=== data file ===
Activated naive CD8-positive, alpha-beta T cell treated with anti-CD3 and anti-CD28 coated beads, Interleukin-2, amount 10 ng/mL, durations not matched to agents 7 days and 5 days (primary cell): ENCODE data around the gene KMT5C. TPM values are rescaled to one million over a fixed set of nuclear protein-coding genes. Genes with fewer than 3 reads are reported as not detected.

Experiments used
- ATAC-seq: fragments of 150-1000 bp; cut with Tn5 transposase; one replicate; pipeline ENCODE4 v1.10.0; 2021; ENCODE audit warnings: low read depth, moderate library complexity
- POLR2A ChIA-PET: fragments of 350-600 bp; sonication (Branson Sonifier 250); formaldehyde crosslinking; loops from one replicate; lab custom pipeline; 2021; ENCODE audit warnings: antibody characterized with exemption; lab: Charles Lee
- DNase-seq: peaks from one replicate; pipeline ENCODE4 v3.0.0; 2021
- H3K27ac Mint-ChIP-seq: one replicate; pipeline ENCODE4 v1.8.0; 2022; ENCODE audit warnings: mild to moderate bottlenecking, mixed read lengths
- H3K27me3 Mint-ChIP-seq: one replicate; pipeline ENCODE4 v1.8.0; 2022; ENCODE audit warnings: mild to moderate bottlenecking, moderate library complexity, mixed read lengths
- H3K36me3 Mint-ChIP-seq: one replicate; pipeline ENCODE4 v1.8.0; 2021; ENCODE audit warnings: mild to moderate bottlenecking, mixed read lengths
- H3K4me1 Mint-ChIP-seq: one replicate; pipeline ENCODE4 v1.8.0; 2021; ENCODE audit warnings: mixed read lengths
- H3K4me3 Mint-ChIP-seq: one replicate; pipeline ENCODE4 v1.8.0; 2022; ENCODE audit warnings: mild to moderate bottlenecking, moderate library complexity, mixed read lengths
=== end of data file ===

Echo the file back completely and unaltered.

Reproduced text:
Activated naive CD8-positive, alpha-beta T cell treated with anti-CD3 and anti-CD28 coated beads, Interleukin-2, amount 10 ng/mL, durations not matched to agents 7 days and 5 days (primary cell): ENCODE data around the gene KMT5C. TPM values are rescaled to one million over a fixed set of nuclear protein-coding genes. Genes with fewer than 3 reads are reported as not detected.

Experiments used
- ATAC-seq: fragments of 150-1000 bp; cut with Tn5 transposase; one replicate; pipeline ENCODE4 v1.10.0; 2021; ENCODE audit warnings: low read depth, moderate library complexity
- POLR2A ChIA-PET: fragments of 350-600 bp; sonication (Branson Sonifier 250); formaldehyde crosslinking; loops from one replicate; lab custom pipeline; 2021; ENCODE audit warnings: antibody characterized with exemption; lab: Charles Lee
- DNase-seq: peaks from one replicate; pipeline ENCODE4 v3.0.0; 2021
- H3K27ac Mint-ChIP-seq: one replicate; pipeline ENCODE4 v1.8.0; 2022; ENCODE audit warnings: mild to moderate bottlenecking, mixed read lengths
- H3K27me3 Mint-ChIP-seq: one replicate; pipeline ENCODE4 v1.8.0; 2022; ENCODE audit warnings: mild to moderate bottlenecking, moderate library complexity, mixed read lengths
- H3K36me3 Mint-ChIP-seq: one replicate; pipeline ENCODE4 v1.8.0; 2021; ENCODE audit warnings: mild to moderate bottlenecking, mixed read lengths
- H3K4me1 Mint-ChIP-seq: one replicate; pipeline ENCODE4 v1.8.0; 2021; ENCODE audit warnings: mixed read lengths
- H3K4me3 Mint-ChIP-seq: one replicate; pipeline ENCODE4 v1.8.0; 2022; ENCODE audit warnings: mild to moderate bottlenecking, moderate library complexity, mixed read lengths